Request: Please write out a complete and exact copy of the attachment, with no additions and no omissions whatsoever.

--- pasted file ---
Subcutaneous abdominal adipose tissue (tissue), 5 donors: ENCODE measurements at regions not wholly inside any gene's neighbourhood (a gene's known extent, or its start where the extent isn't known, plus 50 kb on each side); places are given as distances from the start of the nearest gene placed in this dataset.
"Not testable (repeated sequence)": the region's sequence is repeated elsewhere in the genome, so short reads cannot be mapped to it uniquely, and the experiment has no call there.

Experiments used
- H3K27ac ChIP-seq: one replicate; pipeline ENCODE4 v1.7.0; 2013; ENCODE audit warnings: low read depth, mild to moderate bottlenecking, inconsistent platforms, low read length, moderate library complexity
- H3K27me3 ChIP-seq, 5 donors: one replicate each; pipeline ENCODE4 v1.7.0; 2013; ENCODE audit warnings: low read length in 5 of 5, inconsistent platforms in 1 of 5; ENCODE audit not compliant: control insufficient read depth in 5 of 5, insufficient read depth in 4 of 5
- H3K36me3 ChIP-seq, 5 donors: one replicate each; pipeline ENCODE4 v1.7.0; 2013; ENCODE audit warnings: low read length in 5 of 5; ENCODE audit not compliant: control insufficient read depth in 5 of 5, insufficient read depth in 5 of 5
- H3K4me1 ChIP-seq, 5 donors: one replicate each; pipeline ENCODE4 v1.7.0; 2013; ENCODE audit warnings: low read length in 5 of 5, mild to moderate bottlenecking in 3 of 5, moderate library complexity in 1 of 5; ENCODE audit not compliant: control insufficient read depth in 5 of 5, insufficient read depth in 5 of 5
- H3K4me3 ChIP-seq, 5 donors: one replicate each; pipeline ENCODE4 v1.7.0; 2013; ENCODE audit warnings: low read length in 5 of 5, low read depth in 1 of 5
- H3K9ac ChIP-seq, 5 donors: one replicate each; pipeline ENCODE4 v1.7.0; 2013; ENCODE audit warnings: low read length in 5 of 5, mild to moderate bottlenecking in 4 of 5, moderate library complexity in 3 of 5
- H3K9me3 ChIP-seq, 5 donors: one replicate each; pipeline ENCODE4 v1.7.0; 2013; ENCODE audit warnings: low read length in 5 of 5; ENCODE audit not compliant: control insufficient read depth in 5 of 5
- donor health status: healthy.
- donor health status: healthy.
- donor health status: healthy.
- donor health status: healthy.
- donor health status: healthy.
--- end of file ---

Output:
Subcutaneous abdominal adipose tissue (tissue), 5 donors: ENCODE measurements at regions not wholly inside any gene's neighbourhood (a gene's known extent, or its start where the extent isn't known, plus 50 kb on each side); places are given as distances from the start of the nearest gene placed in this dataset.
"Not testable (repeated sequence)": the region's sequence is repeated elsewhere in the genome, so short reads cannot be mapped to it uniquely, and the experiment has no call there.

Experiments used
- H3K27ac ChIP-seq: one replicate; pipeline ENCODE4 v1.7.0; 2013; ENCODE audit warnings: low read depth, mild to moderate bottlenecking, inconsistent platforms, low read length, moderate library complexity
- H3K27me3 ChIP-seq, 5 donors: one replicate each; pipeline ENCODE4 v1.7.0; 2013; ENCODE audit warnings: low read length in 5 of 5, inconsistent platforms in 1 of 5; ENCODE audit not compliant: control insufficient read depth in 5 of 5, insufficient read depth in 4 of 5
- H3K36me3 ChIP-seq, 5 donors: one replicate each; pipeline ENCODE4 v1.7.0; 2013; ENCODE audit warnings: low read length in 5 of 5; ENCODE audit not compliant: control insufficient read depth in 5 of 5, insufficient read depth in 5 of 5
- H3K4me1 ChIP-seq, 5 donors: one replicate each; pipeline ENCODE4 v1.7.0; 2013; ENCODE audit warnings: low read length in 5 of 5, mild to moderate bottlenecking in 3 of 5, moderate library complexity in 1 of 5; ENCODE audit not compliant: control insufficient read depth in 5 of 5, insufficient read depth in 5 of 5
- H3K4me3 ChIP-seq, 5 donors: one replicate each; pipeline ENCODE4 v1.7.0; 2013; ENCODE audit warnings: low read length in 5 of 5, low read depth in 1 of 5
- H3K9ac ChIP-seq, 5 donors: one replicate each; pipeline ENCODE4 v1.7.0; 2013; ENCODE audit warnings: low read length in 5 of 5, mild to moderate bottlenecking in 4 of 5, moderate library complexity in 3 of 5
- H3K9me3 ChIP-seq, 5 donors: one replicate each; pipeline ENCODE4 v1.7.0; 2013; ENCODE audit warnings: low read length in 5 of 5; ENCODE audit not compliant: control insufficient read depth in 5 of 5
- donor health status: healthy.
- donor health status: healthy.
- donor health status: healthy.
- donor health status: healthy.
- donor health status: healthy.